Just try chopping up a tablet of Aleve to get a piece that measures exactly 20 milligrams. Not so easy, as Christina Murray and her teammates in blue-rimmed safety goggles discovered.
"We got the piece! Who-oo!" she exulted when the deed was finally done.
The goal of the group's experiment, assembled Nov. 21, is to see if extended-release medications last longer in outer space. Their tube will travel aboard a commercial rocket, along with experiments from 22 other school districts and communities across the country.
Do bacteria grow differently in space? Does iron rust faster? And what about bones and their ability to absorb calcium? These are among the questions the various schools seek to answer.
Astronauts follow students' instructions to conduct the experiments - say, by mixing ingredients - and the results are shipped back for analysis. Pennsauken schools already have taken part in two such missions.
"It was outside the box," said Michael Ostroff, science supervisor for the Pennsauken district. "Outside the normal science classroom."
Try 220 miles outside. The station is an ideal lab for studying the effects of microgravity.
But do not be fooled by that term, as the force of Earth's gravity is actually not much less aboard the space station. The reason things seem weightless is because the station is technically in free fall as it orbits the planet - giving astronauts a continuous version of the sensation you get upon plunging down from the top of a roller coaster.
The student experiments are part of a program run by the National Center for Earth and Space Science Education, a Maryland-based nonprofit, in partnership with NanoRacks, a Houston-based company that has an arrangement with NASA to ship commercial and academic research to the space station.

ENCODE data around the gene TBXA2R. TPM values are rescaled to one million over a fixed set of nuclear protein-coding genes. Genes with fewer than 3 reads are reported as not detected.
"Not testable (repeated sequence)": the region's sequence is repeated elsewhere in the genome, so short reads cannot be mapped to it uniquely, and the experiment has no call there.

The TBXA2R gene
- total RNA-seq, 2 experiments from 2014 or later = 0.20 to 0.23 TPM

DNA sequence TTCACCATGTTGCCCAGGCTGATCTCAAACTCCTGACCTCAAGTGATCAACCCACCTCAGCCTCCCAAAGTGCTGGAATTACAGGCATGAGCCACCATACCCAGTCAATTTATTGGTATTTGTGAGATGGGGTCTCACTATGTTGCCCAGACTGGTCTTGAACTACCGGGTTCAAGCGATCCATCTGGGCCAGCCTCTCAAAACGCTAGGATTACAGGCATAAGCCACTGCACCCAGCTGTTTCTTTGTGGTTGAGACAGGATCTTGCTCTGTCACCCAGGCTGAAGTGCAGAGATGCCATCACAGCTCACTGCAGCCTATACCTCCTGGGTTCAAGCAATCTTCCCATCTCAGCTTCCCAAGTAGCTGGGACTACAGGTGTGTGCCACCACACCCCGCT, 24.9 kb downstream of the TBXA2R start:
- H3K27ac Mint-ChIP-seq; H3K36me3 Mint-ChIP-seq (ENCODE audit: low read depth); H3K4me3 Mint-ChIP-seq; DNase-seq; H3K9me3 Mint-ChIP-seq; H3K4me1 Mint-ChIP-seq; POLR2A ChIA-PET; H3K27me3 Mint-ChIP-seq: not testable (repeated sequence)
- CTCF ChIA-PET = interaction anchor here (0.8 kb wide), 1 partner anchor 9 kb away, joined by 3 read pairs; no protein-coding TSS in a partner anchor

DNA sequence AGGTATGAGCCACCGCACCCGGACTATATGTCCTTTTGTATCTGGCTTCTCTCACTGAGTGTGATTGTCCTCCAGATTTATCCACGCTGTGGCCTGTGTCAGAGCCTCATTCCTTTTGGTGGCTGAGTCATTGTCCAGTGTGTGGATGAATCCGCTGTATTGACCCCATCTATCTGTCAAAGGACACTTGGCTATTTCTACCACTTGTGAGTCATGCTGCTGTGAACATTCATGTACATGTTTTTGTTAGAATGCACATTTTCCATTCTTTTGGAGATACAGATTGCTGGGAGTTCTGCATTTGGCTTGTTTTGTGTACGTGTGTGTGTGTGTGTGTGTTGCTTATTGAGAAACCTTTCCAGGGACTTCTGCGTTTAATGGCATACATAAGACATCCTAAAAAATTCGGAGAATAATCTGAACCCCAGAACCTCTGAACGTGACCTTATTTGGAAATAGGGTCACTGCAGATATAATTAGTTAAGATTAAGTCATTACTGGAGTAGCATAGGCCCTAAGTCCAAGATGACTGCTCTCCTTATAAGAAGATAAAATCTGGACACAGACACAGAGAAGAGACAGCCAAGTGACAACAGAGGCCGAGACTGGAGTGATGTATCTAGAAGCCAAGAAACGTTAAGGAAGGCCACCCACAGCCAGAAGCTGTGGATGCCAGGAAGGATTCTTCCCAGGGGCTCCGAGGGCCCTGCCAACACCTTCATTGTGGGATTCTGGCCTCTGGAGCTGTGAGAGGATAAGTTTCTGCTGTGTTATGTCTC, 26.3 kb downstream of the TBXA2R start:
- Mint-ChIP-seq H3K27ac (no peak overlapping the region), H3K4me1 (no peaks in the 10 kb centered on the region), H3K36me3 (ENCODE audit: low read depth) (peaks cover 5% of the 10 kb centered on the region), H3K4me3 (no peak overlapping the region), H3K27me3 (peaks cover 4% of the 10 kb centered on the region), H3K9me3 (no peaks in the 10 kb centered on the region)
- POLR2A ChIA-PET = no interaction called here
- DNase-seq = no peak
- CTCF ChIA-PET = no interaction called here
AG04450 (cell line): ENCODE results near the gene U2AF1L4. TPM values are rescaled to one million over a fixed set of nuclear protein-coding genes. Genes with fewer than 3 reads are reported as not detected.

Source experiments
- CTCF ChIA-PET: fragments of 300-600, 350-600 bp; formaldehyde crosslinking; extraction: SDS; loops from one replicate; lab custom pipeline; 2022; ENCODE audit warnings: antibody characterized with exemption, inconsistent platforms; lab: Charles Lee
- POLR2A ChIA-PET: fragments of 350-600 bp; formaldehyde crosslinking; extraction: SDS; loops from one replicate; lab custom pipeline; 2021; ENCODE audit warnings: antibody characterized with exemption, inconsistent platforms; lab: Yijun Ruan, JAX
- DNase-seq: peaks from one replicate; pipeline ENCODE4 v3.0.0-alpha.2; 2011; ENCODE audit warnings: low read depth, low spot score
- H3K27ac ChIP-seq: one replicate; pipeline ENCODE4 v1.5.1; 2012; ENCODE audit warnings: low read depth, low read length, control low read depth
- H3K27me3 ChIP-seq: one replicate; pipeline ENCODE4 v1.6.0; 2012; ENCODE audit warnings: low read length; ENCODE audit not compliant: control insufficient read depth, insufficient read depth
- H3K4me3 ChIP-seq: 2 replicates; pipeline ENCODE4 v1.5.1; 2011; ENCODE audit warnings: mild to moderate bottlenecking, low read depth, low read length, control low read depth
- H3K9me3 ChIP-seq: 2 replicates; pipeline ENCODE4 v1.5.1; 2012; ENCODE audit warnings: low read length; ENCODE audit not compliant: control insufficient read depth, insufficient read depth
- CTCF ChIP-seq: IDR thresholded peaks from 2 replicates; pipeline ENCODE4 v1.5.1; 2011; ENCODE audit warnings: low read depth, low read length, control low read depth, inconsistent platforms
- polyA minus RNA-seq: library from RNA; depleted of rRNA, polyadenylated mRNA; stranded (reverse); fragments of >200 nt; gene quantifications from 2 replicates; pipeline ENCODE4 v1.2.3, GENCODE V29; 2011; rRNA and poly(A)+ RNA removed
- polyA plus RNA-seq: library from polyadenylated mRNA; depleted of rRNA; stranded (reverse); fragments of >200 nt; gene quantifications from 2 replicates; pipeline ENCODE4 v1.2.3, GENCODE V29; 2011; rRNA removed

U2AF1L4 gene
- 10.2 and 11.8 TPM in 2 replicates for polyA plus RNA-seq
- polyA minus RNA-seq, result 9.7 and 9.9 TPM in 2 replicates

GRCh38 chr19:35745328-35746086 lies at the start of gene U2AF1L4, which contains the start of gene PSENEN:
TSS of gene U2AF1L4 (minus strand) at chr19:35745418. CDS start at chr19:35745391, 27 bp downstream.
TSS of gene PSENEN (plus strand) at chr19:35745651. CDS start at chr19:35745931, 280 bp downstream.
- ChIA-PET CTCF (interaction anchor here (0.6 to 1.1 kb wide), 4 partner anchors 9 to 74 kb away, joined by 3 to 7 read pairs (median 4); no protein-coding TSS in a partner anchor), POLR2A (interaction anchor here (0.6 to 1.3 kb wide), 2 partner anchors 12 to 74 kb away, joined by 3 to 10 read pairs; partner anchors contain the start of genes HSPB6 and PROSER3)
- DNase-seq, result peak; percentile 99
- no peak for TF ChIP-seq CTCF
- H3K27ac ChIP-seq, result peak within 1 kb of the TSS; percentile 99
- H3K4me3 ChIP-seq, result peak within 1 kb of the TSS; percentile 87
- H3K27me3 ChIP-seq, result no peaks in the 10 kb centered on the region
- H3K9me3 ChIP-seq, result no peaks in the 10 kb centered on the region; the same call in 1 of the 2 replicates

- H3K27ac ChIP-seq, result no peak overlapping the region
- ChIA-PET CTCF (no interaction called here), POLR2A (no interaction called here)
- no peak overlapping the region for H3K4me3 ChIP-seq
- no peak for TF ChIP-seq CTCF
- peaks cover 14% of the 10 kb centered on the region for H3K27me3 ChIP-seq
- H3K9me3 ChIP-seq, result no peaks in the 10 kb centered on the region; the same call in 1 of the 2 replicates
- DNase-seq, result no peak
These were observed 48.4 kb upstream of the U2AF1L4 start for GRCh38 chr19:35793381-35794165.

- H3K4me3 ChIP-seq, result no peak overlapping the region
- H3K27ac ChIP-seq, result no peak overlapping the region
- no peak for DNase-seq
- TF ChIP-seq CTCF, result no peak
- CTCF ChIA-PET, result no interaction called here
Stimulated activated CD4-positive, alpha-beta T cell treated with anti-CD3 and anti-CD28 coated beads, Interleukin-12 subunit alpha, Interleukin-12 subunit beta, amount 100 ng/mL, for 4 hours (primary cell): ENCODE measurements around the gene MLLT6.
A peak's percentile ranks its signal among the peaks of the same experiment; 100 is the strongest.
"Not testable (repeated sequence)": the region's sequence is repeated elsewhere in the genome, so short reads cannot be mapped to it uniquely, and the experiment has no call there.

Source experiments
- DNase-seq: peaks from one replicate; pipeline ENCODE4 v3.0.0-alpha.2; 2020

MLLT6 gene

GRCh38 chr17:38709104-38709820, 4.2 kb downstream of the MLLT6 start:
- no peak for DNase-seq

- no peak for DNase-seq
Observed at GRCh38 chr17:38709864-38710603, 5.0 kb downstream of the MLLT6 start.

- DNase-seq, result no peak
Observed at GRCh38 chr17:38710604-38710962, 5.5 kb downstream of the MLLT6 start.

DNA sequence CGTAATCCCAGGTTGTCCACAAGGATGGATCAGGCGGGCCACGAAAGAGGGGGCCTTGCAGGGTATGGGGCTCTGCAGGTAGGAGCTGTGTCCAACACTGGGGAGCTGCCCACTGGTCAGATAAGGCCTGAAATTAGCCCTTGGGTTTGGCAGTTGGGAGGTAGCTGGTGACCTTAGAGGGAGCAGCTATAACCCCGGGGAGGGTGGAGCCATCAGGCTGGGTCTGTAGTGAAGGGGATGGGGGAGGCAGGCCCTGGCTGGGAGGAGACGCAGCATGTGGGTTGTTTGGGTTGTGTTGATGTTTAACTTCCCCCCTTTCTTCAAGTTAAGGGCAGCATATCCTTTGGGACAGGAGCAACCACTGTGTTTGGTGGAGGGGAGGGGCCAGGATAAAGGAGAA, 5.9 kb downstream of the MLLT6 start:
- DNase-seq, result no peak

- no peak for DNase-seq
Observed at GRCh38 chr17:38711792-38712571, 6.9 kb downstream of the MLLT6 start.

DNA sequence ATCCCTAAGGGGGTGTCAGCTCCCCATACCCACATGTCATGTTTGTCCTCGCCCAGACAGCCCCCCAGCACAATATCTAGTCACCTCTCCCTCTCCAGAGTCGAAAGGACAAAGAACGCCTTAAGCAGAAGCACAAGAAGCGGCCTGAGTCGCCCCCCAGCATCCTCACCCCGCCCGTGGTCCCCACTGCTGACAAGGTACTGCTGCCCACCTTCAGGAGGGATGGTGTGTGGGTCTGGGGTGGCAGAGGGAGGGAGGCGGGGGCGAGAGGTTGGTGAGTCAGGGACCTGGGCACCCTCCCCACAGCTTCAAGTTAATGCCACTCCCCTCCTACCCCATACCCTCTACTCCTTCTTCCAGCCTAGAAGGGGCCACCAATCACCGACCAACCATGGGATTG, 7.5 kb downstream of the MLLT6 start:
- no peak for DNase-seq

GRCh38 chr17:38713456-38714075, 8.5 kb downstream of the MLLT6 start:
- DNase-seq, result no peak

The price per school team is $21,500, typically supplied by a mix of local and national donors, some of them solicited by officials at the nonprofit. Commercial rates for shipping experiments are higher. If that sounds steep, consider that the overall trip costs hundreds of millions.
Each student team took part in a local competition to get its experiment aboard the station, writing proposals much as professional scientists might do to secure a grant.
At the Downingtown academy, a science magnet school, faculty judges winnowed 75 proposals to three. Final winners at all schools were picked by an expert panel convened by the nonprofit.
The winning Downingtown team has eight members. (One missed out on assembling the test tube due to a prior commitment.) Only in ninth grade when they submitted their plan, they beat out older students with clear writing.
"The ability to communicate clearly what they wanted to do was really important," said Justin Staub, a social studies teacher who helped judge. "Some of the older kids overdid it."
The group's test tube contains a small amount of simulated stomach acid, sealed off from the rest of the container's contents by a plastic clamp. Astronauts will open one clamp to mix the acid with the Aleve. After 12 hours, they will open a second clamp to add an antacid to the mix, thereby arresting the process.
On Earth, all of the Aleve would be gone after 12 hours, a fact the group seeks to confirm with similar experiments in Downingtown. In space, will some of the medication be left?
The students will have to wait two months for results, which are shipped back on a Russian craft. But in the meantime, Downingtown science curriculum leader Eric Daney is trying to arrange a student trip to watch the rocket launch from a pad in Wallops Island, Va.
Talk about seeing your experiment take flight.